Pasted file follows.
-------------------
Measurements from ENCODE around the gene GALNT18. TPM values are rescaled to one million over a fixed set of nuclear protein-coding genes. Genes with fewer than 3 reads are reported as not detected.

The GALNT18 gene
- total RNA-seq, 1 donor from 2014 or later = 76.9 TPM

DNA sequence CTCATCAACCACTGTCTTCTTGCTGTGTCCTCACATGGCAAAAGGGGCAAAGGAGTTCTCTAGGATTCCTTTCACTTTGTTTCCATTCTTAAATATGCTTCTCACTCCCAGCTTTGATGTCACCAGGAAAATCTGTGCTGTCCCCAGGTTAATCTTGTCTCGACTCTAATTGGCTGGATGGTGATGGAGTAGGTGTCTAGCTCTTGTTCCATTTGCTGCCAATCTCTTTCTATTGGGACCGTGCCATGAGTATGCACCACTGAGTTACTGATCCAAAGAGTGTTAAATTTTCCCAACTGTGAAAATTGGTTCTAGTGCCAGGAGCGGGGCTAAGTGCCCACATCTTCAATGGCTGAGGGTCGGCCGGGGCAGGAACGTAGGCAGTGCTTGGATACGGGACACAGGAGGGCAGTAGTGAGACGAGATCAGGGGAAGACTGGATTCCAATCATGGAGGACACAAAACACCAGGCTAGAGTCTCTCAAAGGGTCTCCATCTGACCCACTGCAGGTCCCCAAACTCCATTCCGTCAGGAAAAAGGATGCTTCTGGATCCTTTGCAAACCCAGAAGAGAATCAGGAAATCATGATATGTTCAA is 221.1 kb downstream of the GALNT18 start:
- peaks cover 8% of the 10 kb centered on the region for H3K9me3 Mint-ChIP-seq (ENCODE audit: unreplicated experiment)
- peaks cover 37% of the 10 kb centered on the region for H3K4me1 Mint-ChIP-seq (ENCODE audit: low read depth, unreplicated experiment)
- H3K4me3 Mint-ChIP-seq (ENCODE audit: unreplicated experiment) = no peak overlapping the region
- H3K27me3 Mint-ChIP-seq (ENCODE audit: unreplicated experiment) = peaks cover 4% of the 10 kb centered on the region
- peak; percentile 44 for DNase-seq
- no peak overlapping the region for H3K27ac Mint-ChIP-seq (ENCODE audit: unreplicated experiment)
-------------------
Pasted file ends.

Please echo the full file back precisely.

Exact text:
Measurements from ENCODE around the gene GALNT18. TPM values are rescaled to one million over a fixed set of nuclear protein-coding genes. Genes with fewer than 3 reads are reported as not detected.

The GALNT18 gene
- total RNA-seq, 1 donor from 2014 or later = 76.9 TPM

DNA sequence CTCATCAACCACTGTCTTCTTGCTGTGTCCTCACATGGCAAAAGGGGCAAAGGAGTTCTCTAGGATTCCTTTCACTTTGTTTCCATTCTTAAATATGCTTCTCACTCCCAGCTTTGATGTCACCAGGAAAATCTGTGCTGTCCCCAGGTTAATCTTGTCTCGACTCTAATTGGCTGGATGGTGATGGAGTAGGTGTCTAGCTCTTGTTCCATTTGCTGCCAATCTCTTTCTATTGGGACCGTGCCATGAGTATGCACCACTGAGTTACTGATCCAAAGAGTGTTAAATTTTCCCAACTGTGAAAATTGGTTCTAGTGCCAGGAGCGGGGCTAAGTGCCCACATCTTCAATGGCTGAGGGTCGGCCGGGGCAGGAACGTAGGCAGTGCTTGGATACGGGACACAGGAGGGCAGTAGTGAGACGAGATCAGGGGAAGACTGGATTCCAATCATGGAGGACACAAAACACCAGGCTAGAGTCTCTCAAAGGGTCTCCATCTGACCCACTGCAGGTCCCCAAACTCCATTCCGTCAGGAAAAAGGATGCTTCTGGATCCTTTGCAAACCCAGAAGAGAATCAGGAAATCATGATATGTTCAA is 221.1 kb downstream of the GALNT18 start:
- peaks cover 8% of the 10 kb centered on the region for H3K9me3 Mint-ChIP-seq (ENCODE audit: unreplicated experiment)
- peaks cover 37% of the 10 kb centered on the region for H3K4me1 Mint-ChIP-seq (ENCODE audit: low read depth, unreplicated experiment)
- H3K4me3 Mint-ChIP-seq (ENCODE audit: unreplicated experiment) = no peak overlapping the region
- H3K27me3 Mint-ChIP-seq (ENCODE audit: unreplicated experiment) = peaks cover 4% of the 10 kb centered on the region
- peak; percentile 44 for DNase-seq
- no peak overlapping the region for H3K27ac Mint-ChIP-seq (ENCODE audit: unreplicated experiment)